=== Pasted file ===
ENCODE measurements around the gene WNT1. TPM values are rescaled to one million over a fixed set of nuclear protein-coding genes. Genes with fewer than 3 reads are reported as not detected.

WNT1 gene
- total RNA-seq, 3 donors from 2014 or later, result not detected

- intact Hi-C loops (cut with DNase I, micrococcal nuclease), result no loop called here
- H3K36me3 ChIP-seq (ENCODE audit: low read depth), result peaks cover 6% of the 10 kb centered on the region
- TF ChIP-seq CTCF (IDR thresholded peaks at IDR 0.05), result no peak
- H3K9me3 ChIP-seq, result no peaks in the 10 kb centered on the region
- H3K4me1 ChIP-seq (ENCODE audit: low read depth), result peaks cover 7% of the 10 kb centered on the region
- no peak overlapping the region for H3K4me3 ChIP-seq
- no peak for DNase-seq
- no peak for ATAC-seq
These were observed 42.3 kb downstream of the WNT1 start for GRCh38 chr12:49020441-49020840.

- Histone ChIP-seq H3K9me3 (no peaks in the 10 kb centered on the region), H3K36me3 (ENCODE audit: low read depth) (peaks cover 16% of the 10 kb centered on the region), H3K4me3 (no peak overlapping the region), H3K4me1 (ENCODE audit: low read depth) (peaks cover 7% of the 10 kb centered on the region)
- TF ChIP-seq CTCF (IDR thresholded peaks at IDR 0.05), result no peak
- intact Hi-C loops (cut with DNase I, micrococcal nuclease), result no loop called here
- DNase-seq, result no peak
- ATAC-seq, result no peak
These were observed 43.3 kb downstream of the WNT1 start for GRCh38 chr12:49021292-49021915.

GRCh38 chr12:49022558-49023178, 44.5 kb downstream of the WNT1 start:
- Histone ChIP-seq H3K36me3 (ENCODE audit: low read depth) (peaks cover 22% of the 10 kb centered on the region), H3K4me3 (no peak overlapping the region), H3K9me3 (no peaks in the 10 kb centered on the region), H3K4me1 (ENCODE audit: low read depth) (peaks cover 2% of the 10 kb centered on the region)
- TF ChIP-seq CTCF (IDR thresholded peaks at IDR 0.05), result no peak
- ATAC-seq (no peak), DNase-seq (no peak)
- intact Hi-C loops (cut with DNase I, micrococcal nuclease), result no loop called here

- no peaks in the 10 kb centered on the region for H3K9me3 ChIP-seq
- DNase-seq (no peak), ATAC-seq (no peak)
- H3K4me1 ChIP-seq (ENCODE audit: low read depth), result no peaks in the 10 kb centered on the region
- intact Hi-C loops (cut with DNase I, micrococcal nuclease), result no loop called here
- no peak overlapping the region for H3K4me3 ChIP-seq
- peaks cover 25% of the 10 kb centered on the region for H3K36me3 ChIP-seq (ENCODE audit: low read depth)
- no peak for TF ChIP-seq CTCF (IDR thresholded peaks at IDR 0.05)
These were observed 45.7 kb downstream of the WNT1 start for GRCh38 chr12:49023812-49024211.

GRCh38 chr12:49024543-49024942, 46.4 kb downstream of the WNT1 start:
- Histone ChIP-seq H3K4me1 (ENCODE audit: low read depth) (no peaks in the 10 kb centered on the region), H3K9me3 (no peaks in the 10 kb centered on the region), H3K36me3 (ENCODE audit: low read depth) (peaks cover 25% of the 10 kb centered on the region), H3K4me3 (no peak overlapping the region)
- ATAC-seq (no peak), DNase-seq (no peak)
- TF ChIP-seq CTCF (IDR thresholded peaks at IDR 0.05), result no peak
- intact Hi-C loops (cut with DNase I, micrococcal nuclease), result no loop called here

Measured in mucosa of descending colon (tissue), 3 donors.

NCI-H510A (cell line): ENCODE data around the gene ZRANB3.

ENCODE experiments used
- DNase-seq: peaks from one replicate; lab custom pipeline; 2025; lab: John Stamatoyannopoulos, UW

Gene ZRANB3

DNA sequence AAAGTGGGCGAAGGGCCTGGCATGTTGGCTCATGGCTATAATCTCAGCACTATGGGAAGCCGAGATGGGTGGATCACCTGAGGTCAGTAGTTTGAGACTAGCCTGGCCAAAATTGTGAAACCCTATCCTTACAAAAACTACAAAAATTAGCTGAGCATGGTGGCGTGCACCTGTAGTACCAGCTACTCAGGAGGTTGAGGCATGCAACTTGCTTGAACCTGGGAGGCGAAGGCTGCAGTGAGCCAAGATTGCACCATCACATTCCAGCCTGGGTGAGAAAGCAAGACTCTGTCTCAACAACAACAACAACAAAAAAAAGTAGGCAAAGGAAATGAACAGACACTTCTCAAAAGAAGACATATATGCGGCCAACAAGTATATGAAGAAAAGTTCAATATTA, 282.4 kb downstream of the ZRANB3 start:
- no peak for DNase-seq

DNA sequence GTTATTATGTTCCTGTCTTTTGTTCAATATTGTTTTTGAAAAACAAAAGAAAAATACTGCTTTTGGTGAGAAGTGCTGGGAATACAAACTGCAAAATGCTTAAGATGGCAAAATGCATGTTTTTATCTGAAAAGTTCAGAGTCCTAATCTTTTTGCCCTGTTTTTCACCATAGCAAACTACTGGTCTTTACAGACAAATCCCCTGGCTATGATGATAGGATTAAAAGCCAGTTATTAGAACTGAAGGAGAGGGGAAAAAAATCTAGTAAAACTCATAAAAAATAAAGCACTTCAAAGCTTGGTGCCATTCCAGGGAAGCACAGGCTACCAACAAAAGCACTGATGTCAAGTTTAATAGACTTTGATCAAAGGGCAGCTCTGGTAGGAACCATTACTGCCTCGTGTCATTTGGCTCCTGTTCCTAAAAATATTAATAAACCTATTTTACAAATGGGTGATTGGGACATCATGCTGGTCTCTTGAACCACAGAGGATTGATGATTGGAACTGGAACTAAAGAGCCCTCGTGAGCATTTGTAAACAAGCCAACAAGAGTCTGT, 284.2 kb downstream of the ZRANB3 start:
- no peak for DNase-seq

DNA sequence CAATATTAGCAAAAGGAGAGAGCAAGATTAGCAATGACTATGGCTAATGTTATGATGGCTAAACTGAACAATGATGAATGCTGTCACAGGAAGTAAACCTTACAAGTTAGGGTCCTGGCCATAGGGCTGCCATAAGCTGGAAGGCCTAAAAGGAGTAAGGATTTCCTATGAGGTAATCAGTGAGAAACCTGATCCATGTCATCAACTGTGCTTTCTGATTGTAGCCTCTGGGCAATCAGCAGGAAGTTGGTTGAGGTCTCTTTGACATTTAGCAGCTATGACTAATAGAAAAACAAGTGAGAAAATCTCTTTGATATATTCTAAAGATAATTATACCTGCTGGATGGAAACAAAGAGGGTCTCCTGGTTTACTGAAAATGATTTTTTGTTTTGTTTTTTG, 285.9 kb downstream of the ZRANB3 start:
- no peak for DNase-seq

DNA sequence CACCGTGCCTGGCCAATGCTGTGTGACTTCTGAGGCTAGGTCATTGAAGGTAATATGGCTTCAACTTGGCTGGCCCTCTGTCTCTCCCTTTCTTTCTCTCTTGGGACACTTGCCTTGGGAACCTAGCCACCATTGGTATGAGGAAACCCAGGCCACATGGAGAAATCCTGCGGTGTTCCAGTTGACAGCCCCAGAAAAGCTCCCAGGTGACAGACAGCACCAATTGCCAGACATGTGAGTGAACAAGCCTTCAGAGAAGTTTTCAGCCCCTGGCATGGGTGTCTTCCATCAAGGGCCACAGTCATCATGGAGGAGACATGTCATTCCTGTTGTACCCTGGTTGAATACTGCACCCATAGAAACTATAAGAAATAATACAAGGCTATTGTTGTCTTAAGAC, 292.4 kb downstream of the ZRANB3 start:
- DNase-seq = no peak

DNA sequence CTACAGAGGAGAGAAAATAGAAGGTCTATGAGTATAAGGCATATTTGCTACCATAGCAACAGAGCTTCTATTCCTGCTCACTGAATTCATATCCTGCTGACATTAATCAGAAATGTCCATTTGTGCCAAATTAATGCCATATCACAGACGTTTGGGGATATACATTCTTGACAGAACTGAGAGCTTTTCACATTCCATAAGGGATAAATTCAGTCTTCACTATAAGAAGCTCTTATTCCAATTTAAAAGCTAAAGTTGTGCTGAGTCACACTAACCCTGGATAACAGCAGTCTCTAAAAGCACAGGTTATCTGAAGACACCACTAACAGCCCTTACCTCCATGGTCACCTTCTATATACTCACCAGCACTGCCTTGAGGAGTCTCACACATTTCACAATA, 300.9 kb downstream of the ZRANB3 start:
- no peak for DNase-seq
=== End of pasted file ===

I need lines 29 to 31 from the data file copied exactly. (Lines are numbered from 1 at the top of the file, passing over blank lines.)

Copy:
- peaks cover 25% of the 10 kb centered on the region for H3K36me3 ChIP-seq (ENCODE audit: low read depth)
- no peak for TF ChIP-seq CTCF (IDR thresholded peaks at IDR 0.05)
These were observed 45.7 kb downstream of the WNT1 start for GRCh38 chr12:49023812-49024211.